Saturday, October 23, 2004

The Indymedia mystery

The British government has now officially denied that any British law enforcement agencies were involved in the seizure of the Indymedia servers. As Indymedia points out, every agency that has been said to have been involved in the seizure has now denied it. Rackspace claimed that there was a court order involved, but nobody can find the court that might have issued this order. Maybe the two servers got tired of life on the server farm, broke out, took a taxi to the FBI offices, turned themselves in, and made a full confession. Then they spent a few days in electro-magnetic debauchery before staggering back home.


Rackspace may have some 'splainin' to do. Could it be that they voluntarily turned the servers over to the FBI on merely being asked to do so? ISP's have been lawyering up and going to court to protect the privacy rights of their customers under attack from the music industry. Does Rackspace see no reason to fight for the rights of its customers? Why would anyone want to do business with a company that simply asks 'How high?' when the FBI says 'Jump'?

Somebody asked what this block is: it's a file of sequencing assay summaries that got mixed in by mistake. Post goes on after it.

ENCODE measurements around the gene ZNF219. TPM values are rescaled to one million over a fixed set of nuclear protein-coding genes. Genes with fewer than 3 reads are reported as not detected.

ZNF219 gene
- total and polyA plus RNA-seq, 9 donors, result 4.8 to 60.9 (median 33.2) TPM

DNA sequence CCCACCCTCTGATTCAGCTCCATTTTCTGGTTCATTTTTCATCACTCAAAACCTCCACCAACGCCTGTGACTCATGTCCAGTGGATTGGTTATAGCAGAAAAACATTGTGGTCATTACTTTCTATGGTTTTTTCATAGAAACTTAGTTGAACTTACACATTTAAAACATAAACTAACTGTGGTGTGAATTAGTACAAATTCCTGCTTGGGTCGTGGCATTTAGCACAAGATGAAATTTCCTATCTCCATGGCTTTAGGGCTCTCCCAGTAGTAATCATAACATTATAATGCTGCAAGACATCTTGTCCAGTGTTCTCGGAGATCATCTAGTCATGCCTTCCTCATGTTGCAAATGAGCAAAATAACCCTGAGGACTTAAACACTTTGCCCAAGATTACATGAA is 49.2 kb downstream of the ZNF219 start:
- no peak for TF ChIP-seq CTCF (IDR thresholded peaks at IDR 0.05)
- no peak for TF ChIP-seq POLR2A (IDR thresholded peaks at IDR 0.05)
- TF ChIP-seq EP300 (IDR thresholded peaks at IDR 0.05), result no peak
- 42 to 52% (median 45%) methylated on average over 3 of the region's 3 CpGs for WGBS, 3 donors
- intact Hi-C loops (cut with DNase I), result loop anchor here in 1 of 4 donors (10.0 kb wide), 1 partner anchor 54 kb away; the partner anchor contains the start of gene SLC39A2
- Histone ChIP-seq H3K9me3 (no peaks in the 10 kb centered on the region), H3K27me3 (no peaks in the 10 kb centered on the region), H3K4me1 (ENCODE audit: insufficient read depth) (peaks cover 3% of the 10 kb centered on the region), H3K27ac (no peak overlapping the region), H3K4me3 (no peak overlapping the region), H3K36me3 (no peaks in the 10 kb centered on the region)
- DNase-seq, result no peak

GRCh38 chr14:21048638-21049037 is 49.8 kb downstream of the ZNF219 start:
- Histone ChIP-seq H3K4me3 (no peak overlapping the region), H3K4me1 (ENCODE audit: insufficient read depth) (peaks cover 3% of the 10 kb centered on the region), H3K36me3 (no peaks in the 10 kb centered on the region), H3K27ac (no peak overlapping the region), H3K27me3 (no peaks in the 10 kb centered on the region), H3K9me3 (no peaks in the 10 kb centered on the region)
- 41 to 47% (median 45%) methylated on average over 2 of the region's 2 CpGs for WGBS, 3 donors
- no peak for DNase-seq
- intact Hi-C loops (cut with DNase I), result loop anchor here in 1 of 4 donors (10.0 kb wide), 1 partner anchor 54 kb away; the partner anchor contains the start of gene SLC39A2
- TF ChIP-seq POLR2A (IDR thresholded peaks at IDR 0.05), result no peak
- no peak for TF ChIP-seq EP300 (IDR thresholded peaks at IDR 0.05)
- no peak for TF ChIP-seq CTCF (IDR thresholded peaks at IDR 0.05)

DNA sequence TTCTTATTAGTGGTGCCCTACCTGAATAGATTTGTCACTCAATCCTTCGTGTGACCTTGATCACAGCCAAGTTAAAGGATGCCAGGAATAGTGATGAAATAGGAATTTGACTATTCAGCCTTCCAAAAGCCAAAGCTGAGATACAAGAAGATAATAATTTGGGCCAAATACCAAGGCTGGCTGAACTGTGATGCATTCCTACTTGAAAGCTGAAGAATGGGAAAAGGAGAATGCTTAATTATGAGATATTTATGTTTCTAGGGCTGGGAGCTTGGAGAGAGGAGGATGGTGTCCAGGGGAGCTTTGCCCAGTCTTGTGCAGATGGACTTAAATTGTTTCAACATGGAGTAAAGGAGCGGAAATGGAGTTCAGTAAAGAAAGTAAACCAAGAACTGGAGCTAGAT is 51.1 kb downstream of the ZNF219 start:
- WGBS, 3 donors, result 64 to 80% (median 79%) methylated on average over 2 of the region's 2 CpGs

Finally, isn't there some protocol for the operation of a foreign police agency on British soil, or does the FBI roam around London seizing what it wants? Recent British action to shore up the thinning American military presence in Iraq by putting British soldiers in very dangerous situations seems to evidence the fact that Britain is now just a colony of the United States, so maybe the FBI no longer has to worry about British laws or procedures.

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